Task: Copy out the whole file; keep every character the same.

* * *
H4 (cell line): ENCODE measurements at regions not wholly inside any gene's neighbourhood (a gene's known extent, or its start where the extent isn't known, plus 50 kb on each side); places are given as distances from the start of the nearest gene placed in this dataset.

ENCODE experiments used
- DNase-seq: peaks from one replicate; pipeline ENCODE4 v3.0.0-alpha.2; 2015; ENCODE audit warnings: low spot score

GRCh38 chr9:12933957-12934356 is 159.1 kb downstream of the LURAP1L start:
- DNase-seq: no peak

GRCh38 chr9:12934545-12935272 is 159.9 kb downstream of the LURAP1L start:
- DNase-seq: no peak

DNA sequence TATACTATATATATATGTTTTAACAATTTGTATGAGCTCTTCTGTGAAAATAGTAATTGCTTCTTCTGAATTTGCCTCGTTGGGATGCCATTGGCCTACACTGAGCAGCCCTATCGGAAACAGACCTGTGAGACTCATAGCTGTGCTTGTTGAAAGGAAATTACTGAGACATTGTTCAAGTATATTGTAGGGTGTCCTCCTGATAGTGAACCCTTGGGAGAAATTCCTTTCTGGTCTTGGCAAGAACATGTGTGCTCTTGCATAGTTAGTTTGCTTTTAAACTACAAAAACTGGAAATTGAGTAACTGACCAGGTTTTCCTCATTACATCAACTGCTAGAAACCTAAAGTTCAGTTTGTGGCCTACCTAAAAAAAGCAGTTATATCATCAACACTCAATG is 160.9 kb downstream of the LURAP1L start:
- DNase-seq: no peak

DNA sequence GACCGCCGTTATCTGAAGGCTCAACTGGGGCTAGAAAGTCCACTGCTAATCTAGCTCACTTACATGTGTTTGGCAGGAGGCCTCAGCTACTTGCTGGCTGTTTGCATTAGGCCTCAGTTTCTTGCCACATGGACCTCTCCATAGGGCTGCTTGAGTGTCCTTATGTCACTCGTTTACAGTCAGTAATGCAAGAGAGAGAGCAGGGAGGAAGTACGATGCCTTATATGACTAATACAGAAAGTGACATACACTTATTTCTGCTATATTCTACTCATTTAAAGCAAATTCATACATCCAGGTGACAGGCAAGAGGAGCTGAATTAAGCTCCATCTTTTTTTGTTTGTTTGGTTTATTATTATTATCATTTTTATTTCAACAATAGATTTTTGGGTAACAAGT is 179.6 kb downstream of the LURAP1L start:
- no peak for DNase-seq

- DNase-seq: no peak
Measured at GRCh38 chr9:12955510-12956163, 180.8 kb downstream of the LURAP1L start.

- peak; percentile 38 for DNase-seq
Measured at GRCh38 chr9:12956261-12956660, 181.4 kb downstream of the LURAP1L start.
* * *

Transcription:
H4 (cell line): ENCODE measurements at regions not wholly inside any gene's neighbourhood (a gene's known extent, or its start where the extent isn't known, plus 50 kb on each side); places are given as distances from the start of the nearest gene placed in this dataset.

ENCODE experiments used
- DNase-seq: peaks from one replicate; pipeline ENCODE4 v3.0.0-alpha.2; 2015; ENCODE audit warnings: low spot score

GRCh38 chr9:12933957-12934356 is 159.1 kb downstream of the LURAP1L start:
- DNase-seq: no peak

GRCh38 chr9:12934545-12935272 is 159.9 kb downstream of the LURAP1L start:
- DNase-seq: no peak

DNA sequence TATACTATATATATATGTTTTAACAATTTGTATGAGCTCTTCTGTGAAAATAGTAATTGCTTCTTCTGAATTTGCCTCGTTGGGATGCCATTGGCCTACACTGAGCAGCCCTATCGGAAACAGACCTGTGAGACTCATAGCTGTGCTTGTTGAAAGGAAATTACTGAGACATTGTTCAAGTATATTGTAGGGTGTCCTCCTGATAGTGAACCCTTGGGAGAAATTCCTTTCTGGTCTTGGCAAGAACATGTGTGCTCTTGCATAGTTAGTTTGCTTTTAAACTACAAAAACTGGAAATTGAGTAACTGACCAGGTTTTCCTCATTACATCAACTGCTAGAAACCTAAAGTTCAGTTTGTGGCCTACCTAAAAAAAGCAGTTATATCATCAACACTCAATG is 160.9 kb downstream of the LURAP1L start:
- DNase-seq: no peak

DNA sequence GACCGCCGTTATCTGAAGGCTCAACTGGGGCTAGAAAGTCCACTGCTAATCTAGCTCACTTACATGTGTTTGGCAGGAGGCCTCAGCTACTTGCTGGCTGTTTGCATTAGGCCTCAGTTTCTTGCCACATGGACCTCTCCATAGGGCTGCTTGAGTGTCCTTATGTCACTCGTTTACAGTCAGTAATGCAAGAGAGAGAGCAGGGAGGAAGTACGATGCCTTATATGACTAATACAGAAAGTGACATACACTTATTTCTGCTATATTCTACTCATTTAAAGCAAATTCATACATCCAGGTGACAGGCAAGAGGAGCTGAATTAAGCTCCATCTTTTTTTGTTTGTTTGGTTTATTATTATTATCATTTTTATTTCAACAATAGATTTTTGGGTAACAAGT is 179.6 kb downstream of the LURAP1L start:
- no peak for DNase-seq

- DNase-seq: no peak
Measured at GRCh38 chr9:12955510-12956163, 180.8 kb downstream of the LURAP1L start.

- peak; percentile 38 for DNase-seq
Measured at GRCh38 chr9:12956261-12956660, 181.4 kb downstream of the LURAP1L start.